Trip to Half of The World: Isfahan 2015, Ancient Capital of Persia Showcasing Arts Today

Trip to Half of The World: Isfahan 2015, Ancient Capital of Persia Showcasing Arts Today ... 10/05/2015 Fun, #2015, #Abbasi, #Abbasid, #Alighapoo, #Allah, #Armenian, #Bazaar, #Capital, #Esfahan, #Europe, #Firouzeh, #Hotaki, #Iran, #Iranian, #Iranian_artists, #Isfahan, #Isfahan_Province, #Islamic, #Jean_Chardin, #Jolfa, #Kashan, #Khaju, #Khaju_Bridge, #Khan, #Mardaviz, #Mardaviz_Ziari, #Marnan, #Mashhad, #Masood_Hosseini, #Mercedes, #Mir, #Mir_Masood_Hosseini, #Ostad, #Palaeolithic, #Persia, #Persian, #Qajar, #Rug, #Safavian, #Safavid, #Safavid_Empire, #Safavids, #Sassanian, #Sassanid, #Seljuk, #Sepahan, #Shah, #Shah_Abbas, #Shah_Mosque, #Shahrestan, #Sheikh, #Sheikh_Lotfollah_Mosque, #Tabriz, #Tehran, #UNESCO, #World_War_I, #Zagros, #Zagros_Mountains, #Zand, #Ziari

Isfahan is famous for its Islamic architecture, with many beautiful boulevards, covered bridges, palaces, mosques, and minarets. Persian proverb "Esfehan, Nesf-e Jahan” means Isfahan is half of the world. The ancient capital of the Safavian Persia stands tall against all tests of time with all its glory and marvels of arts, architecture, and culture.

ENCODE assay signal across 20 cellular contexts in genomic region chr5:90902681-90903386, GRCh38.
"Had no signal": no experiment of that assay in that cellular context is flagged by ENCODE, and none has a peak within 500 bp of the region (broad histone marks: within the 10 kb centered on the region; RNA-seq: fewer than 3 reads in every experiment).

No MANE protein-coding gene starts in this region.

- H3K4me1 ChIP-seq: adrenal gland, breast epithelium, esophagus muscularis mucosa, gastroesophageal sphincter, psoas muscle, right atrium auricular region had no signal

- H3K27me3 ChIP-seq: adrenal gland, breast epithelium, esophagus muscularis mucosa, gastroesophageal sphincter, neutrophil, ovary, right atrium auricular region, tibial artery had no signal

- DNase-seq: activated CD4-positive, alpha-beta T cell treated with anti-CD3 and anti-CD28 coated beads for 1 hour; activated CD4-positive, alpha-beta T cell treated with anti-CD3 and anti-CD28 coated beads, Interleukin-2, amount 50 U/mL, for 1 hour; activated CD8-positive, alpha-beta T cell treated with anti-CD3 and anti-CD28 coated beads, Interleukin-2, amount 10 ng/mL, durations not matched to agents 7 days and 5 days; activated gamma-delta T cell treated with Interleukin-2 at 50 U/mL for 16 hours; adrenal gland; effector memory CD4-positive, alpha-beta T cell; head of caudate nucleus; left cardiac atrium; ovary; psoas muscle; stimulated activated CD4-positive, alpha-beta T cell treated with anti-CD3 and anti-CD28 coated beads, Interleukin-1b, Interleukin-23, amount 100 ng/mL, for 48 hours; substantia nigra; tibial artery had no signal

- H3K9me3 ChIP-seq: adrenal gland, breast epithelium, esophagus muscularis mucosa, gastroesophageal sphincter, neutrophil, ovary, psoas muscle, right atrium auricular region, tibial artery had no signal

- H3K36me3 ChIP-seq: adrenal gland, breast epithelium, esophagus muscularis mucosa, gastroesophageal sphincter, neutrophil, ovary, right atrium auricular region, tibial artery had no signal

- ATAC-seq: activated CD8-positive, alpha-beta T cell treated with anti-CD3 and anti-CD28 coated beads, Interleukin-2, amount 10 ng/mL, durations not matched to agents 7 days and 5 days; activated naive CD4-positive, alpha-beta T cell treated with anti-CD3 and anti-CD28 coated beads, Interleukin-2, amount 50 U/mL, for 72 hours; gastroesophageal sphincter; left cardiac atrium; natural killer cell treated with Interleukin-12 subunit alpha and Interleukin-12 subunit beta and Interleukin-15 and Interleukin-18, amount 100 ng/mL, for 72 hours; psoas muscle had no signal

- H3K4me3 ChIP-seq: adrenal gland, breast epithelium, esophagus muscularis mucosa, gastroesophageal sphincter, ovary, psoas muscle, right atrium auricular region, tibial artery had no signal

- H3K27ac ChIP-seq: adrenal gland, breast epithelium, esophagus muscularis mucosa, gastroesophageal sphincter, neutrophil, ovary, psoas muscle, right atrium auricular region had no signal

Ceremonial Old-Mercedes Auto parked in front of the Shah-Abbasi Hotel in Isfahan

* * * The History:
The history of Isfahan can be traced back to the Palaeolithic period. In recent discoveries, archaeologists have found artifacts dating back to the Palaeolithic, Mesolithic, Neolithic, Bronze and Iron ages.
It was ancient Median town named Gey (Jay), it was later known as Aspadana. In Sassanid Empire, the city was residence of 7 royal Iranian families called Espouheran. After the fall of the Sassanian Empire, Isfahan was conquered by Arabs in 641 and it was part of the Abbasid realm until 931 when it was liberated by Mardaviz Ziari and then it became the capital of Iran. It was a major city of the Seljuk dynasty (11th-13th centuries AD) and of the Safavid Empire (16th-18th centuries).

Isfahan Naghshe-Jahan-Square Sheikh-Lotfollah-Mosque Alighapoo, Shah Mosque

* * * However Isfahan’s golden age began in 1598 when Shah Abbas I made it his capital and rebuilt it into one of the 17th century's greatest cities. At its center he created the immense Maydan-e Shah, or Royal Square, a great rectangular garden enclosing the Masjid-e Shah (Royal Mosque). In 1722 Afghans took the city, and it went into decline. Recovery began in the 20th century, and it is now a major tourist center.